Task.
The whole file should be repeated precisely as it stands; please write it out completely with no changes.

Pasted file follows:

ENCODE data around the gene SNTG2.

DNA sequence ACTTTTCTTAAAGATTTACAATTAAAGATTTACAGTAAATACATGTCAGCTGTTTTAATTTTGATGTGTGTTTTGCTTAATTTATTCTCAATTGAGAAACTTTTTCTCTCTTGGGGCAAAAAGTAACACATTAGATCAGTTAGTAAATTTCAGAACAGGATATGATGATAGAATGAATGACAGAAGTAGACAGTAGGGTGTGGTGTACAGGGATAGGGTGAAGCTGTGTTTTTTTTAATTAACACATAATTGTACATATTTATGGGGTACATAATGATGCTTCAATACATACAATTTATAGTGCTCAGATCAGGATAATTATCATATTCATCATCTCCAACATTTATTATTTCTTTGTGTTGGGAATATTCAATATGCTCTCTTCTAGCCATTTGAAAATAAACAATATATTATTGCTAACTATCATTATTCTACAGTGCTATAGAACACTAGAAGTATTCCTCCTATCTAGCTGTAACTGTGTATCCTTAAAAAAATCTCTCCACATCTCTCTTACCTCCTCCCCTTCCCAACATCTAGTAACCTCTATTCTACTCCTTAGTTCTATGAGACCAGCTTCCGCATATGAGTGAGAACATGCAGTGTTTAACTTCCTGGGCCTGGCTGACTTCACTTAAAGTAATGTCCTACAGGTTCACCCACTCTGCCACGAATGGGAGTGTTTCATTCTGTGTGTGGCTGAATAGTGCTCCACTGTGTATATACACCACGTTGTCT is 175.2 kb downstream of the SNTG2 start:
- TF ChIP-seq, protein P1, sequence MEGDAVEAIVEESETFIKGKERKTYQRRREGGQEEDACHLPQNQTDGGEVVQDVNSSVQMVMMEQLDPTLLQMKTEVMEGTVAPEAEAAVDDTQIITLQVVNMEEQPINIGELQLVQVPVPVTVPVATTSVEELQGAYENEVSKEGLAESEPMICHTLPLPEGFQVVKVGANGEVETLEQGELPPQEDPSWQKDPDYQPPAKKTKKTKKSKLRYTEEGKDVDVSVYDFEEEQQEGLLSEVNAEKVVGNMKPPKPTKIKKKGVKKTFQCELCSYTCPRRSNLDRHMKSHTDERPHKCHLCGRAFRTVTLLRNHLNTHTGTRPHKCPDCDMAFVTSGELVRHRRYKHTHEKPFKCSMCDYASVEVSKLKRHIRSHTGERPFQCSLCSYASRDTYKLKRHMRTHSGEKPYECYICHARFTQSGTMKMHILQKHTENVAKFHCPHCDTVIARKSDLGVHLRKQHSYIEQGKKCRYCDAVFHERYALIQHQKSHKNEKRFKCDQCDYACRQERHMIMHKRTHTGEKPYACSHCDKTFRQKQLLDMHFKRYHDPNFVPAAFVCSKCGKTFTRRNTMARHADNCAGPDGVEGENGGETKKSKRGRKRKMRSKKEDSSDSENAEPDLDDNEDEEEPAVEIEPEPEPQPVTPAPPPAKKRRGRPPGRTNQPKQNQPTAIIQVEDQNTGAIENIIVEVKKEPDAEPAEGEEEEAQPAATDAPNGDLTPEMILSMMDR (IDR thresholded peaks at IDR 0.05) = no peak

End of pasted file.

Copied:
ENCODE data around the gene SNTG2.

DNA sequence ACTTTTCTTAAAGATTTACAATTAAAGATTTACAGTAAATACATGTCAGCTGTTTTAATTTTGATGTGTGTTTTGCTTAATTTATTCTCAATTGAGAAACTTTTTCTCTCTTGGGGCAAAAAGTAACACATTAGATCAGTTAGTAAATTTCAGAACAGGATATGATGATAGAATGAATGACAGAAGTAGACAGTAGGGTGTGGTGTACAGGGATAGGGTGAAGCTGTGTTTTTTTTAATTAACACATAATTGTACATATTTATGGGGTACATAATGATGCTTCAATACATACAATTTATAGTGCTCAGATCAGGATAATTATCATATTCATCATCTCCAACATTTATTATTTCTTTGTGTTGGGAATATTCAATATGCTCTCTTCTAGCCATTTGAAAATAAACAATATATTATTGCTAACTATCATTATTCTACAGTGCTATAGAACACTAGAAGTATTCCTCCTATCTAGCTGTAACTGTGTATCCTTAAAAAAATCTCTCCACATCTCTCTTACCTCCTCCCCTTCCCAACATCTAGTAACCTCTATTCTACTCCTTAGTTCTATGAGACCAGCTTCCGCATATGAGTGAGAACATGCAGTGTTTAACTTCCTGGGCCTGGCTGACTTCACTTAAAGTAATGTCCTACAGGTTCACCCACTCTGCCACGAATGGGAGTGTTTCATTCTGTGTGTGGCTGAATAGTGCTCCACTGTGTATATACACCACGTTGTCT is 175.2 kb downstream of the SNTG2 start:
- TF ChIP-seq, protein P1, sequence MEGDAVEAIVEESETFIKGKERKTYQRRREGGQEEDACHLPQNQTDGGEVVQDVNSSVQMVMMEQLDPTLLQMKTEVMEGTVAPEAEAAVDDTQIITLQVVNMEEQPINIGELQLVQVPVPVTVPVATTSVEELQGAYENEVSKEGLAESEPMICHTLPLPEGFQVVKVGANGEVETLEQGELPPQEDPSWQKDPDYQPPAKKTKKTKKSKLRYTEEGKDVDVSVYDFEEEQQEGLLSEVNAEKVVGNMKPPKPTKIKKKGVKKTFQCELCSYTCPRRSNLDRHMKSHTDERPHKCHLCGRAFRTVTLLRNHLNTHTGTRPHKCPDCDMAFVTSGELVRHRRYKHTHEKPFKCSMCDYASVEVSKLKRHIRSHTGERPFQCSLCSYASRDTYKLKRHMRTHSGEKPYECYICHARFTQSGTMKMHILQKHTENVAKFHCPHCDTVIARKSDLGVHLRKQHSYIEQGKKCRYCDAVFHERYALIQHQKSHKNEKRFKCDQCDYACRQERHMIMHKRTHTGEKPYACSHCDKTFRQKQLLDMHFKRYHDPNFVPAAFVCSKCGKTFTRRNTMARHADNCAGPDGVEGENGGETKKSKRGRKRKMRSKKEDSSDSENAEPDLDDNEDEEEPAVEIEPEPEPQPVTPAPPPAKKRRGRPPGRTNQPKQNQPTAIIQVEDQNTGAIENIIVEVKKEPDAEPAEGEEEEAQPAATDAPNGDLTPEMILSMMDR (IDR thresholded peaks at IDR 0.05) = no peak